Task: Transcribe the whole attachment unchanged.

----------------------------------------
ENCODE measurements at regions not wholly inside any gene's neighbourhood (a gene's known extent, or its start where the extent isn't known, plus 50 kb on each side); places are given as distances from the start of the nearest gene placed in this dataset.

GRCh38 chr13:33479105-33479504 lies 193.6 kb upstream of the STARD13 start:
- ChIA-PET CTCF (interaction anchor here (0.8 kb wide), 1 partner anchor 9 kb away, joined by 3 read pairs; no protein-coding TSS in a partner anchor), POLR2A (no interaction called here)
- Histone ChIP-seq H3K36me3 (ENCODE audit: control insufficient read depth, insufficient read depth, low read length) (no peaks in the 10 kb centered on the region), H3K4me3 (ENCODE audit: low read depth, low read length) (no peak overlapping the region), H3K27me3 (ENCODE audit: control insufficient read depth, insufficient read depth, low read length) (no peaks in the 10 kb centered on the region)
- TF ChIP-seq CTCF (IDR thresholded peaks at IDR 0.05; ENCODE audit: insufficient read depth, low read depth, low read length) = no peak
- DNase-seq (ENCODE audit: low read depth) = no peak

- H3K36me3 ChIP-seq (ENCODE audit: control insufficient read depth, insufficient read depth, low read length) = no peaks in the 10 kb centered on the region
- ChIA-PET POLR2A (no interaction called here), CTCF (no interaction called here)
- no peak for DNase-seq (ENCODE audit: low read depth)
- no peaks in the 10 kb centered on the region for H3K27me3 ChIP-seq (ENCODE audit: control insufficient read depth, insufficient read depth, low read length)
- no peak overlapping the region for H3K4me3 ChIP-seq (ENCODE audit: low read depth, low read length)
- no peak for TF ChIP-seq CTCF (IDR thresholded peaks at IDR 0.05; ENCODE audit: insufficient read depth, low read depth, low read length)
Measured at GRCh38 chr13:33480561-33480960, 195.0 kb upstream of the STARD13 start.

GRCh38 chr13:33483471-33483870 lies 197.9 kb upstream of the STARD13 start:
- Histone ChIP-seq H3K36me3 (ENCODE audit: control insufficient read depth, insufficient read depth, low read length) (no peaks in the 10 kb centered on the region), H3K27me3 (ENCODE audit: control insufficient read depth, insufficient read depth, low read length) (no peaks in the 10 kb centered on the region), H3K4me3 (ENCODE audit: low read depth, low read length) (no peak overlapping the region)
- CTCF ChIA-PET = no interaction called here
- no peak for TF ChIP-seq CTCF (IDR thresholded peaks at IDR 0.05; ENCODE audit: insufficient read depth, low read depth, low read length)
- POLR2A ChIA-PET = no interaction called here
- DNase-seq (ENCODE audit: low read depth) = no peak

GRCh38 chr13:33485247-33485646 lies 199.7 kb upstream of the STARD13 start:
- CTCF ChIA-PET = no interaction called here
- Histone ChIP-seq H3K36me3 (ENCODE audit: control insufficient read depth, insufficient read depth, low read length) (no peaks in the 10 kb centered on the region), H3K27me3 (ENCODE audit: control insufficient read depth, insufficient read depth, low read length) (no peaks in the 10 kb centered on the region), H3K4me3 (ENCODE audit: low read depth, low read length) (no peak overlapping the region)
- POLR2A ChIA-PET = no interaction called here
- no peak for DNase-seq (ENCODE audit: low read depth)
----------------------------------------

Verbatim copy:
ENCODE measurements at regions not wholly inside any gene's neighbourhood (a gene's known extent, or its start where the extent isn't known, plus 50 kb on each side); places are given as distances from the start of the nearest gene placed in this dataset.

GRCh38 chr13:33479105-33479504 lies 193.6 kb upstream of the STARD13 start:
- ChIA-PET CTCF (interaction anchor here (0.8 kb wide), 1 partner anchor 9 kb away, joined by 3 read pairs; no protein-coding TSS in a partner anchor), POLR2A (no interaction called here)
- Histone ChIP-seq H3K36me3 (ENCODE audit: control insufficient read depth, insufficient read depth, low read length) (no peaks in the 10 kb centered on the region), H3K4me3 (ENCODE audit: low read depth, low read length) (no peak overlapping the region), H3K27me3 (ENCODE audit: control insufficient read depth, insufficient read depth, low read length) (no peaks in the 10 kb centered on the region)
- TF ChIP-seq CTCF (IDR thresholded peaks at IDR 0.05; ENCODE audit: insufficient read depth, low read depth, low read length) = no peak
- DNase-seq (ENCODE audit: low read depth) = no peak

- H3K36me3 ChIP-seq (ENCODE audit: control insufficient read depth, insufficient read depth, low read length) = no peaks in the 10 kb centered on the region
- ChIA-PET POLR2A (no interaction called here), CTCF (no interaction called here)
- no peak for DNase-seq (ENCODE audit: low read depth)
- no peaks in the 10 kb centered on the region for H3K27me3 ChIP-seq (ENCODE audit: control insufficient read depth, insufficient read depth, low read length)
- no peak overlapping the region for H3K4me3 ChIP-seq (ENCODE audit: low read depth, low read length)
- no peak for TF ChIP-seq CTCF (IDR thresholded peaks at IDR 0.05; ENCODE audit: insufficient read depth, low read depth, low read length)
Measured at GRCh38 chr13:33480561-33480960, 195.0 kb upstream of the STARD13 start.

GRCh38 chr13:33483471-33483870 lies 197.9 kb upstream of the STARD13 start:
- Histone ChIP-seq H3K36me3 (ENCODE audit: control insufficient read depth, insufficient read depth, low read length) (no peaks in the 10 kb centered on the region), H3K27me3 (ENCODE audit: control insufficient read depth, insufficient read depth, low read length) (no peaks in the 10 kb centered on the region), H3K4me3 (ENCODE audit: low read depth, low read length) (no peak overlapping the region)
- CTCF ChIA-PET = no interaction called here
- no peak for TF ChIP-seq CTCF (IDR thresholded peaks at IDR 0.05; ENCODE audit: insufficient read depth, low read depth, low read length)
- POLR2A ChIA-PET = no interaction called here
- DNase-seq (ENCODE audit: low read depth) = no peak

GRCh38 chr13:33485247-33485646 lies 199.7 kb upstream of the STARD13 start:
- CTCF ChIA-PET = no interaction called here
- Histone ChIP-seq H3K36me3 (ENCODE audit: control insufficient read depth, insufficient read depth, low read length) (no peaks in the 10 kb centered on the region), H3K27me3 (ENCODE audit: control insufficient read depth, insufficient read depth, low read length) (no peaks in the 10 kb centered on the region), H3K4me3 (ENCODE audit: low read depth, low read length) (no peak overlapping the region)
- POLR2A ChIA-PET = no interaction called here
- no peak for DNase-seq (ENCODE audit: low read depth)